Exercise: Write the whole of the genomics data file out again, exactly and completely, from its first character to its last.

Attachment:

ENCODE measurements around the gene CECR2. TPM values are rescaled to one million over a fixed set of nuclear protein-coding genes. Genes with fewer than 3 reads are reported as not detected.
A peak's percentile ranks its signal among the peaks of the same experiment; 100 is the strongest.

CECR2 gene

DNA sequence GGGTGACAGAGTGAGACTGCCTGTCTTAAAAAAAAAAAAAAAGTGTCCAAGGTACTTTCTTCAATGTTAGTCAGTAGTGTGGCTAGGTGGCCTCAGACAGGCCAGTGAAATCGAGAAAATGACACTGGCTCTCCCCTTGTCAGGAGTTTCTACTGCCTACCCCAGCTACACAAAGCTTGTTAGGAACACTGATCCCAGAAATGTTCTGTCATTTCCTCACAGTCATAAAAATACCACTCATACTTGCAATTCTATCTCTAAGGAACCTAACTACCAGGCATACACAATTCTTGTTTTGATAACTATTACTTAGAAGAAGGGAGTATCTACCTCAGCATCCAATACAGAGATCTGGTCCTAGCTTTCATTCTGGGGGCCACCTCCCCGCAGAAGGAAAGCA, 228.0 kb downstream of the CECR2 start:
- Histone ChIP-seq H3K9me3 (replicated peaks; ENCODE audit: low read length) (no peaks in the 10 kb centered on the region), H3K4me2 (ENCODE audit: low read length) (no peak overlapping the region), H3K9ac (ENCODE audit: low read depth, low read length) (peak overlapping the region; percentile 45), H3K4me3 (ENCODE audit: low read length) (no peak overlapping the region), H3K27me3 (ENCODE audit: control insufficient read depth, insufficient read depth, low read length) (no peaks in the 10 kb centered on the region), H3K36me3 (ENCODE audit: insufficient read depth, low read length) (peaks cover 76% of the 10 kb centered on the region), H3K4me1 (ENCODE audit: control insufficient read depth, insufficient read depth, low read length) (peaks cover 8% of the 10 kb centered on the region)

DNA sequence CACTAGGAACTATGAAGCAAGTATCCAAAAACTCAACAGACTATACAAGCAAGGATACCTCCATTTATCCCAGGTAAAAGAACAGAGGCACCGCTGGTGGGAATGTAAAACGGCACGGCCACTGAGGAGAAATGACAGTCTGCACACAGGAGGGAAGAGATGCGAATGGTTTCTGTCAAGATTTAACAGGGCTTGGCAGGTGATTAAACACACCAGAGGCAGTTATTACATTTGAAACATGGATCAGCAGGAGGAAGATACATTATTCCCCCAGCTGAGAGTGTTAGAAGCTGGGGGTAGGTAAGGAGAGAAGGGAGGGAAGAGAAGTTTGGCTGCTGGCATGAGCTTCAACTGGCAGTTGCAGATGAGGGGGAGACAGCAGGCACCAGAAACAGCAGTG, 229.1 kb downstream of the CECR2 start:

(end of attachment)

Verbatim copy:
ENCODE measurements around the gene CECR2. TPM values are rescaled to one million over a fixed set of nuclear protein-coding genes. Genes with fewer than 3 reads are reported as not detected.
A peak's percentile ranks its signal among the peaks of the same experiment; 100 is the strongest.

CECR2 gene

DNA sequence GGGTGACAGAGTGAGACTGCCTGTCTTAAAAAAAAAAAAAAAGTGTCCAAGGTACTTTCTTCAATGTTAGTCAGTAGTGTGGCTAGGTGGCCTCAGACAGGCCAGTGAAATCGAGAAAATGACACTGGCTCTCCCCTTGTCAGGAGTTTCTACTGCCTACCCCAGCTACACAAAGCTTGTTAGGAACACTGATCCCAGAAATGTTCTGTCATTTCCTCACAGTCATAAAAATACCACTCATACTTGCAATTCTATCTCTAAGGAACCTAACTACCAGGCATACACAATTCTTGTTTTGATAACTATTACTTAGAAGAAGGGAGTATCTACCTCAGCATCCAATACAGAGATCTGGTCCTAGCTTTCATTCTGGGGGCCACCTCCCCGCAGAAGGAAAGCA, 228.0 kb downstream of the CECR2 start:
- Histone ChIP-seq H3K9me3 (replicated peaks; ENCODE audit: low read length) (no peaks in the 10 kb centered on the region), H3K4me2 (ENCODE audit: low read length) (no peak overlapping the region), H3K9ac (ENCODE audit: low read depth, low read length) (peak overlapping the region; percentile 45), H3K4me3 (ENCODE audit: low read length) (no peak overlapping the region), H3K27me3 (ENCODE audit: control insufficient read depth, insufficient read depth, low read length) (no peaks in the 10 kb centered on the region), H3K36me3 (ENCODE audit: insufficient read depth, low read length) (peaks cover 76% of the 10 kb centered on the region), H3K4me1 (ENCODE audit: control insufficient read depth, insufficient read depth, low read length) (peaks cover 8% of the 10 kb centered on the region)

DNA sequence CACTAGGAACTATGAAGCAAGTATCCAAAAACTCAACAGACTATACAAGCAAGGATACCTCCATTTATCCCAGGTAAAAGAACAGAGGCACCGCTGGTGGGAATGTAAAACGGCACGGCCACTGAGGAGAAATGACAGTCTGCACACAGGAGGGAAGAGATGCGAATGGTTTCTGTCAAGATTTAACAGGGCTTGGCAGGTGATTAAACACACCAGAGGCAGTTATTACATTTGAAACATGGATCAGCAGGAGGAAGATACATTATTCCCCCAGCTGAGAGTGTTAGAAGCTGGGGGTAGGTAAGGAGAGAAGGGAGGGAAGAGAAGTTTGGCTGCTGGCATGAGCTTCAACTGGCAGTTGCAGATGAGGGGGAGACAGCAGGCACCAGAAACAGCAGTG, 229.1 kb downstream of the CECR2 start: